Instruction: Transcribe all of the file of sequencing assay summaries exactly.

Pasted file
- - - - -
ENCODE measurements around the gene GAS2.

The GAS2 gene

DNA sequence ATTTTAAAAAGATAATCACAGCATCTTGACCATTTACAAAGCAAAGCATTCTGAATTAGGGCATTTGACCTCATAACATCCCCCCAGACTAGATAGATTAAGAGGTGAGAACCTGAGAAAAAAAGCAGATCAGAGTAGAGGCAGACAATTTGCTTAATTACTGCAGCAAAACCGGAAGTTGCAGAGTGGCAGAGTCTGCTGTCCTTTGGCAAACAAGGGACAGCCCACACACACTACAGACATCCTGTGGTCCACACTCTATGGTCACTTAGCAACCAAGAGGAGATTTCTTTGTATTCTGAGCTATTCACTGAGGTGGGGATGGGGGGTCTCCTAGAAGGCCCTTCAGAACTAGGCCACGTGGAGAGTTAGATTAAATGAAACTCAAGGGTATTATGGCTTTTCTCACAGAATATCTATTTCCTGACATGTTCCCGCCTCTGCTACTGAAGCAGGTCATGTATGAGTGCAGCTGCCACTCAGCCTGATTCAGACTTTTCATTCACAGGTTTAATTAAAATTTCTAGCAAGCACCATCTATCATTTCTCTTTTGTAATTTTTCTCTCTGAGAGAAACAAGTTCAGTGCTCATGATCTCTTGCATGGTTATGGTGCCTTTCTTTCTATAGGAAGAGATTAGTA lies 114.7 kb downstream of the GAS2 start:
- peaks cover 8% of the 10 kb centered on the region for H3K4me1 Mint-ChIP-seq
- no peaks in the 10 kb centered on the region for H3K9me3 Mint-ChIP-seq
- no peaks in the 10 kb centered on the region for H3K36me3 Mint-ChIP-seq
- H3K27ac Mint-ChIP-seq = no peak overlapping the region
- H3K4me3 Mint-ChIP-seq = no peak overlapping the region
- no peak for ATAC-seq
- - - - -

ENCODE measurements around the gene GAS2.

The GAS2 gene

DNA sequence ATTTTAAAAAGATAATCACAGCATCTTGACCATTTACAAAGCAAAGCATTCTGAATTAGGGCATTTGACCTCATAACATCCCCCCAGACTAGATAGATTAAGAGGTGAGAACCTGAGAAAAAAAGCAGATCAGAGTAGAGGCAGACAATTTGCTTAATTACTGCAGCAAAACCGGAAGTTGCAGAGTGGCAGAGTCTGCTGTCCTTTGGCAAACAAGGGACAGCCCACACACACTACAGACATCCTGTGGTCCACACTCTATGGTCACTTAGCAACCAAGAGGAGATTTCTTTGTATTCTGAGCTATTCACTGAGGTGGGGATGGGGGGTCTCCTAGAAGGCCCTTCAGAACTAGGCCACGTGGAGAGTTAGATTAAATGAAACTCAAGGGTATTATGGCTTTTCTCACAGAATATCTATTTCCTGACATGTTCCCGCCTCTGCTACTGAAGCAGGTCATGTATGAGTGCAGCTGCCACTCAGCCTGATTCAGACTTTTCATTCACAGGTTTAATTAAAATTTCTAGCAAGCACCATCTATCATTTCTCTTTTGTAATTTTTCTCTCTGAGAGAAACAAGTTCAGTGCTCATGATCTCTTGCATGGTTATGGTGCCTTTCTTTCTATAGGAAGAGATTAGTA lies 114.7 kb downstream of the GAS2 start:
- peaks cover 8% of the 10 kb centered on the region for H3K4me1 Mint-ChIP-seq
- no peaks in the 10 kb centered on the region for H3K9me3 Mint-ChIP-seq
- no peaks in the 10 kb centered on the region for H3K36me3 Mint-ChIP-seq
- H3K27ac Mint-ChIP-seq = no peak overlapping the region
- H3K4me3 Mint-ChIP-seq = no peak overlapping the region
- no peak for ATAC-seq